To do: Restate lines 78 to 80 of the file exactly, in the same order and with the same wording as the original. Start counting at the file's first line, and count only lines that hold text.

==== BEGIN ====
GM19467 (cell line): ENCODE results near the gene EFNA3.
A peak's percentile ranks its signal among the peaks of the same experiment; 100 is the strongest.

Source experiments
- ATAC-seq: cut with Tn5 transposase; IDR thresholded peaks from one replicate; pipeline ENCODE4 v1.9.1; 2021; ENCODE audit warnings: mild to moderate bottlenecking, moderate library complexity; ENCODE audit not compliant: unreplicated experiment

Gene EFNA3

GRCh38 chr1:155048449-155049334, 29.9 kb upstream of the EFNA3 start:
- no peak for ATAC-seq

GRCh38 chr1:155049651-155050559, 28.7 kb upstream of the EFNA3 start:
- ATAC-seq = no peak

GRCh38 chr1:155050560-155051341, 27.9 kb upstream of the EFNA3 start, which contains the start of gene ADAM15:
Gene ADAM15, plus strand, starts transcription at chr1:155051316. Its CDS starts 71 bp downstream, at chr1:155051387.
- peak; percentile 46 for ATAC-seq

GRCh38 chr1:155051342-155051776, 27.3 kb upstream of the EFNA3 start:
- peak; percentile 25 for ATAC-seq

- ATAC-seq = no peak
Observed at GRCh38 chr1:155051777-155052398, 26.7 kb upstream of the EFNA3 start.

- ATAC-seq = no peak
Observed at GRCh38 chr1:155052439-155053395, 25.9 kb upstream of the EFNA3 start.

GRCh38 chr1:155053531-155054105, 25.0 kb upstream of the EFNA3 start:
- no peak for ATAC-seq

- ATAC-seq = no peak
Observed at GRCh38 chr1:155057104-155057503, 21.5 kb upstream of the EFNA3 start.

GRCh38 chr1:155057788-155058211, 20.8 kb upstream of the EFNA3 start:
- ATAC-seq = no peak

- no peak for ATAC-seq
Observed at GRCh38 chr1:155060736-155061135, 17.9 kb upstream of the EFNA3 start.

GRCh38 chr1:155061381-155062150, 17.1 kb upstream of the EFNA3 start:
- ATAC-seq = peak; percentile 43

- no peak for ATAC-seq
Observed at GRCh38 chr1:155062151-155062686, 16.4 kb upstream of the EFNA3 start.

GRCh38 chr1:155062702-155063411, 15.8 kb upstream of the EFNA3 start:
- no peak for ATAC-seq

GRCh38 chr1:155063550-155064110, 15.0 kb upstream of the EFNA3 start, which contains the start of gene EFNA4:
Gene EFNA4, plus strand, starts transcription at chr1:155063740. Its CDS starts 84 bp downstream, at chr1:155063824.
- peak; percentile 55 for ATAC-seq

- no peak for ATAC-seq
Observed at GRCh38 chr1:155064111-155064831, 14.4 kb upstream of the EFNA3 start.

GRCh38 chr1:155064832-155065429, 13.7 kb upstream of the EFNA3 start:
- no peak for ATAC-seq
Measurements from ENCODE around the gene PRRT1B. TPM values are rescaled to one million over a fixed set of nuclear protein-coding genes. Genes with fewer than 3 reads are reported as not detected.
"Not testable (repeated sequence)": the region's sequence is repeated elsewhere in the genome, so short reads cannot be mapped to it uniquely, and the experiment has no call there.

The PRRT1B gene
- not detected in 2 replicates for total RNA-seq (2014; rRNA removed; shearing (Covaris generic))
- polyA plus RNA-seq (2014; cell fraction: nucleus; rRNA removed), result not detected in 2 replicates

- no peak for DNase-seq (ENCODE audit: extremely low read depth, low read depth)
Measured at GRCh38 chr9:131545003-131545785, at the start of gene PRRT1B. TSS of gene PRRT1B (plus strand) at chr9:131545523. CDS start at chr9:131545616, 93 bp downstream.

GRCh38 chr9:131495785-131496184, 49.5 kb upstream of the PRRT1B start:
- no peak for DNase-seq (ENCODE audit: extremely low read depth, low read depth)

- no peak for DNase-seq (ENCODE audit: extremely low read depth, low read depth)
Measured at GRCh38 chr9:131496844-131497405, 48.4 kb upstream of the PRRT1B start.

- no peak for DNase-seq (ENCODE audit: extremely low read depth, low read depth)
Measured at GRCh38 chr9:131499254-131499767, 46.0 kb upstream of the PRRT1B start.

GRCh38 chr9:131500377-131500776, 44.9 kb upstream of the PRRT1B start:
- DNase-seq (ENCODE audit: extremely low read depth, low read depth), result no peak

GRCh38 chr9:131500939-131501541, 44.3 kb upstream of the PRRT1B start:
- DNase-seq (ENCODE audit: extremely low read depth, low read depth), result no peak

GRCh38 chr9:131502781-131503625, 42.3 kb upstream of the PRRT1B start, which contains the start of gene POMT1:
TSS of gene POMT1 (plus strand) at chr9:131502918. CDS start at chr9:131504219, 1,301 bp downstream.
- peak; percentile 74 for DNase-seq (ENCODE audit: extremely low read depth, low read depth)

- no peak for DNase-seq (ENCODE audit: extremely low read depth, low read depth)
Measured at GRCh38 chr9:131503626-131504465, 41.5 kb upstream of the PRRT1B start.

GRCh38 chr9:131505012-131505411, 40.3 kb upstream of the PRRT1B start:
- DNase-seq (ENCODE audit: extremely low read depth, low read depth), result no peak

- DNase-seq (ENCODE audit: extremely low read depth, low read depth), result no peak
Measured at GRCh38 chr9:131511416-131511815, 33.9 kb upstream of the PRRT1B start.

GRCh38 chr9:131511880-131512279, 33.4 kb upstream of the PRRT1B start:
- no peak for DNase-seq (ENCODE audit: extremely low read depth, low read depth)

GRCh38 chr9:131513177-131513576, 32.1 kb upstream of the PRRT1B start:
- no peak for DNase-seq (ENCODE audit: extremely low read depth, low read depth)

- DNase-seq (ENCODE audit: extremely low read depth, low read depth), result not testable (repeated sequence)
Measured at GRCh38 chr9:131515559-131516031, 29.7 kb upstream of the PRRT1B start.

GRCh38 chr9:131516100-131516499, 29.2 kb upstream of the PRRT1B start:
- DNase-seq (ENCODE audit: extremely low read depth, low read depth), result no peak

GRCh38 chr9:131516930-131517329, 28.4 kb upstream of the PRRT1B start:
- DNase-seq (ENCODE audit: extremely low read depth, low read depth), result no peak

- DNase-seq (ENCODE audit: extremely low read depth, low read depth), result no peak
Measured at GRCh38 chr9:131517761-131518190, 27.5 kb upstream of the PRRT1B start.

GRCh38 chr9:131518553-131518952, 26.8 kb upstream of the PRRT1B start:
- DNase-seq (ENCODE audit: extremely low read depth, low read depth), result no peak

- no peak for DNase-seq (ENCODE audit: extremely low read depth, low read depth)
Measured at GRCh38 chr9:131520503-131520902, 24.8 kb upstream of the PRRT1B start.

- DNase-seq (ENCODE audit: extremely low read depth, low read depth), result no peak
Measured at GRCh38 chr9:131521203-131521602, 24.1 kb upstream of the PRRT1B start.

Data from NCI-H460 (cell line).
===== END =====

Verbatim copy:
GRCh38 chr9:131518553-131518952, 26.8 kb upstream of the PRRT1B start:
- DNase-seq (ENCODE audit: extremely low read depth, low read depth), result no peak

- no peak for DNase-seq (ENCODE audit: extremely low read depth, low read depth)